This has not been an easy thing for me to face, but it is entirely possible that I am The Anti-Chic.
For someone who values style over substance in all things, it has been a bitter pill to swallow. In much the same way as two magnets are instantly repelled by each other, it seems a physical impossibility for chic to exist in the same space with me. I have often wondered if other people find that the very act of wanting something too much pushes it forever out of their reach.
On arriving in New York in 1982, finding a place to live was challenging. I could only find two places that met my strict budget needs. The first, a tiny cell at the Chelsea Hotel — tightly packed with a rusted iron twin bed and a sink on the wall — failed to excite my bourgeoisie sensibilities. The desk clerk insisted it was the very room where Sid and Nancy had done themselves in a few years before but even a newly arrived country mouse like myself sensed he made the same claim about all the rooms he showed to all the rubes who sought shelter in his establishment. But a few mysterious stains on the bed and walls could very well have been the faded blood of punk rock royalty. Who’s to say?
Even if the desk clerk had shown me the room where Dylan Thomas died, or the one where Arthur C. Clarke wrote “2001” or even the one where Arthur Miller escaped from Marilyn Monroe’s neediness to write, I would have passed because the sink may have been on the bedroom wall but the toilet was down the hall. And there is no way I was going to share a toilet with a bunch of junkies. Not going to happen. Not then. Not now. Chalk it up to the fact that there’s no snob like a poor snob.
So I foolishly passed up the dingy bohemian charms of the Chelsea and the lifetime of cachet that tales of a residence there would have earned me. It was as if the storied hipness of the Chelsea repelled me as effectively as a cross repels a vampire.
The room I did choose after rejecting the Chelsea’s tawdry splendour was at the Seville Hotel, a residential hotel on East 29th Street between Fifth and Madison Avenues, a location which sounds nicer than it was. My room was large enough for a double bed and a tiny refrigerator but its best feature was a window overlooking 29th Street and The Little Church Around the Corner.
Technically named The Church of the Transfiguration, it was in fact just around the corner from Fifth Avenue, and was a favorite destination for show-biz folks who wished to remarry after an unfortunate divorce, what with the Anglican Church’s more liberal position on divorce than that of their Roman Catholic colleagues.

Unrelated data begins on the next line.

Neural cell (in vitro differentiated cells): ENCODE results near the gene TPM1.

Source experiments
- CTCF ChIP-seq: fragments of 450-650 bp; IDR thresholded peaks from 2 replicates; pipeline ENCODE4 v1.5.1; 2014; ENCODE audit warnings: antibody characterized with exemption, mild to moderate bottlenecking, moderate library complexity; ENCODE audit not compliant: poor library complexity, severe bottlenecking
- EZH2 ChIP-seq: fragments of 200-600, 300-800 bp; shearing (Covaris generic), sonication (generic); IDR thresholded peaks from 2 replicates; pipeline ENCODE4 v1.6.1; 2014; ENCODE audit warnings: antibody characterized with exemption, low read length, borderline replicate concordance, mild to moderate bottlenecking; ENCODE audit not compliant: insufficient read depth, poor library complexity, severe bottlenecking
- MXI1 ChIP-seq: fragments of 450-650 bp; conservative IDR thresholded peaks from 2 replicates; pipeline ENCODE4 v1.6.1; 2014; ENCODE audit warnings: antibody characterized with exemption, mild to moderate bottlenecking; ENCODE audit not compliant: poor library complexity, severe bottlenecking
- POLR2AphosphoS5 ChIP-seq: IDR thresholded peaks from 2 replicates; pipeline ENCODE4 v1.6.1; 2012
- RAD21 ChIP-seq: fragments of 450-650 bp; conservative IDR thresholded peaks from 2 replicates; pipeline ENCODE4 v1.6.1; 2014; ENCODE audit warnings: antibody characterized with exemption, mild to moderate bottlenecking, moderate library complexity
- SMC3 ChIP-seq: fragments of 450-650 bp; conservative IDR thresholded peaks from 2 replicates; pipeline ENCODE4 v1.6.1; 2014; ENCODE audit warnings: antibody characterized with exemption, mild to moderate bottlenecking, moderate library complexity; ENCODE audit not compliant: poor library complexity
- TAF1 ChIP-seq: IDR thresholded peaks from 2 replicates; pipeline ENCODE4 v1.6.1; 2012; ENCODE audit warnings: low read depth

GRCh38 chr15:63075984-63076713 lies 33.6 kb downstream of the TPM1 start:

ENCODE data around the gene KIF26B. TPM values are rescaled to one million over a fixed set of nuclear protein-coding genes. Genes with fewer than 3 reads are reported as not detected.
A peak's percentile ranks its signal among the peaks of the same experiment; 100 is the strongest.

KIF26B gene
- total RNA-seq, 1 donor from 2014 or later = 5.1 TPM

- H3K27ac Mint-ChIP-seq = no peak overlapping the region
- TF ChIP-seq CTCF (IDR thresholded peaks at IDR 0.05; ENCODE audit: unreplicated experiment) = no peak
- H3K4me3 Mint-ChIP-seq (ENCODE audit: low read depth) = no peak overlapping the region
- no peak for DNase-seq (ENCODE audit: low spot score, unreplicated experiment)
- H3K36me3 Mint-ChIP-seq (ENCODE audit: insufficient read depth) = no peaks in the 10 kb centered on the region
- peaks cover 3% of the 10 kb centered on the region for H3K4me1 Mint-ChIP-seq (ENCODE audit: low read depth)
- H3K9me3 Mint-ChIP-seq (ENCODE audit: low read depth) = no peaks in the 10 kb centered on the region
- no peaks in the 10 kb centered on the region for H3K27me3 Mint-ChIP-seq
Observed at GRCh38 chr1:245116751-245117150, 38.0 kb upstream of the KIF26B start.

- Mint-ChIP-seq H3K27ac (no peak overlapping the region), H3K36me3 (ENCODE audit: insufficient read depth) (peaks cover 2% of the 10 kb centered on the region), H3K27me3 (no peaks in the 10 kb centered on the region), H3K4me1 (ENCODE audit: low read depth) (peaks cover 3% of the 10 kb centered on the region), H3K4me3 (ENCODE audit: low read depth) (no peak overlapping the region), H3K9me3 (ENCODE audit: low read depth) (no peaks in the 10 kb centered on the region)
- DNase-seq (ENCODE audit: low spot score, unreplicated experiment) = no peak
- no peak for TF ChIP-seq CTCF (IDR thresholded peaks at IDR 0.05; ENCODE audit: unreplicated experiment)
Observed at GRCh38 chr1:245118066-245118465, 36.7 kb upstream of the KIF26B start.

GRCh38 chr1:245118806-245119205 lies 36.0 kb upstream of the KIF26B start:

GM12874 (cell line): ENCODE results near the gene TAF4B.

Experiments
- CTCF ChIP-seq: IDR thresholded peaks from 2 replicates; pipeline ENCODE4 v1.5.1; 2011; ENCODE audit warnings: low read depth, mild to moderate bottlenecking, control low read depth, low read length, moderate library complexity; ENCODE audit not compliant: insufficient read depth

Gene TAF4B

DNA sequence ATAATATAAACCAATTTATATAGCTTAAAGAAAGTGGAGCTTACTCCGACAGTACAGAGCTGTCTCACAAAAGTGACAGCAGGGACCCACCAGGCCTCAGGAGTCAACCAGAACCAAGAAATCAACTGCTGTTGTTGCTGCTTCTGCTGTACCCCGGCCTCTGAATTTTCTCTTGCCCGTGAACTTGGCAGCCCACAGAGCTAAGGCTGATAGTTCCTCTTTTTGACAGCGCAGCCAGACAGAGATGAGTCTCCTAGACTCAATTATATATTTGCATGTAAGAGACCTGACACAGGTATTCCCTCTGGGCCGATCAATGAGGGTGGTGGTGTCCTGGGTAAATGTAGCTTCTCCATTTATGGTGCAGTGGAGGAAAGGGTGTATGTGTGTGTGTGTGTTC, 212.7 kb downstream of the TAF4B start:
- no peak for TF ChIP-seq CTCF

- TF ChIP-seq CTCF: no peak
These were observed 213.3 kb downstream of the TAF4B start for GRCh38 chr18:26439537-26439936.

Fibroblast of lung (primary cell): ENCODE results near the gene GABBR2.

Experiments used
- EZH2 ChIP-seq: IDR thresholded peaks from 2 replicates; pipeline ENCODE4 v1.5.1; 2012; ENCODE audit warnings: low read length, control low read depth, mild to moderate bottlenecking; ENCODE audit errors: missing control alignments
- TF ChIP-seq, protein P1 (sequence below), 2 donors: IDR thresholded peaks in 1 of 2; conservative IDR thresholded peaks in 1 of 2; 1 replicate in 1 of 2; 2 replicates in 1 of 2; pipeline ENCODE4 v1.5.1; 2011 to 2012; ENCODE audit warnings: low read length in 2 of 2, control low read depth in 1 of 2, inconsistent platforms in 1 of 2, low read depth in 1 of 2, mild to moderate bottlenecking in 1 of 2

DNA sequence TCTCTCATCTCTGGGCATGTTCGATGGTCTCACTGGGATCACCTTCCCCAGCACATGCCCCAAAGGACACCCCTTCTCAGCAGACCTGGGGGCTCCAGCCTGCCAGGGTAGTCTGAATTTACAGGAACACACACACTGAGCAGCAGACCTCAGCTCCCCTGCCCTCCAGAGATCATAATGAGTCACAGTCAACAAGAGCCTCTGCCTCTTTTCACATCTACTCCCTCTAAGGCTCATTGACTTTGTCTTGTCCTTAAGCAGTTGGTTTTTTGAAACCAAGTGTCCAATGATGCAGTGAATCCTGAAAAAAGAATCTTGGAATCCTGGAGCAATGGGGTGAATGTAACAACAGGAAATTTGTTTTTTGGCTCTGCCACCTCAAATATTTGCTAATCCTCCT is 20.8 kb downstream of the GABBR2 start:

When I looked out my window, if I chose not to focus on the discrete architectural charms of the Little Church or incognito celebrities in search of wedded bliss, but instead opened that same window, shimmied up onto the window sill, wedged my feet in behind the radiator for stability and leaned as far out the window as I possibly could without tumbling to the sidewalk seven floors below, it was possible to barely, just barely, glimpse the East River in the distance at the far end of 29th Street.
At the tender age of 24, I had a river view in New York City and no one can ever take that away from me. What I did not know at the time was that the Seville, in all its grimy Beaux-Arts majesty, was to be the apex of my residential resume. Chic’s repulsion at my presence would take care of that.
Needless to say, within a year after I left, the hotel underwent a Cinderella-like transformation, and after having its limestone gargoyles and putti primped, pampered and sandblasted, it reopened as the preferred NYC resting place for dodgy Euro-trash in Gucci shades. It could never have happened as long as I lived there.
After decamping from The Seville for Brooklyn and the siren song of more space — i.e., not sleeping in the room in which I cooked — 10 years of domestic bliss ensued which resulted in marriage and a child. But a child brought the need for more space and I yearned to become that thing which I had previously despised. A suburbanite. In Jersey, of all places. It was clear by now that the tonier suburbs would not have been welcoming to my kind.
And you all know where this is going. After two centuries of housing humble immigrants and hordes of working class folks in a sprawling proletarian stew, Brooklyn became the hippest place on Planet Earth, seemingly within minutes of my exit. It hurt. I won’t claim that it didn’t.
After my Jersey experience came to an end and I left Montclair, Starbucks came to town. With all that that implies. Need I say more?
My current residence, Jonesville, has been spinning its wheels for decades trying to reverse the damage caused by the closure of the Chatham mill in Elkin. Nobody knows as well as I do the economic advantages of chic and the prosperity it can bring. After all, I’ve seen it in my rear-view mirror time and time again.
I have been suggesting the town re-brand itself as “The Other Left Bank.” We are on the south bank of the Yadkin so it makes sense. But even if the town gave it a try, the sad fact is it wouldn’t work as long as I live there.
The solution is simple. All they need to do is pay me off in return for my exit. Before the year ends, somebody will probably be breaking ground on a casino that will make everyone in town rich, or something else equally marvelous will happen.
A sum suitable to fund a modest retirement in Belize, naturally in one of the sketchier neighborhoods, would probably convince me to hit the road.
Reach Bill Colvard at 336-415-4699.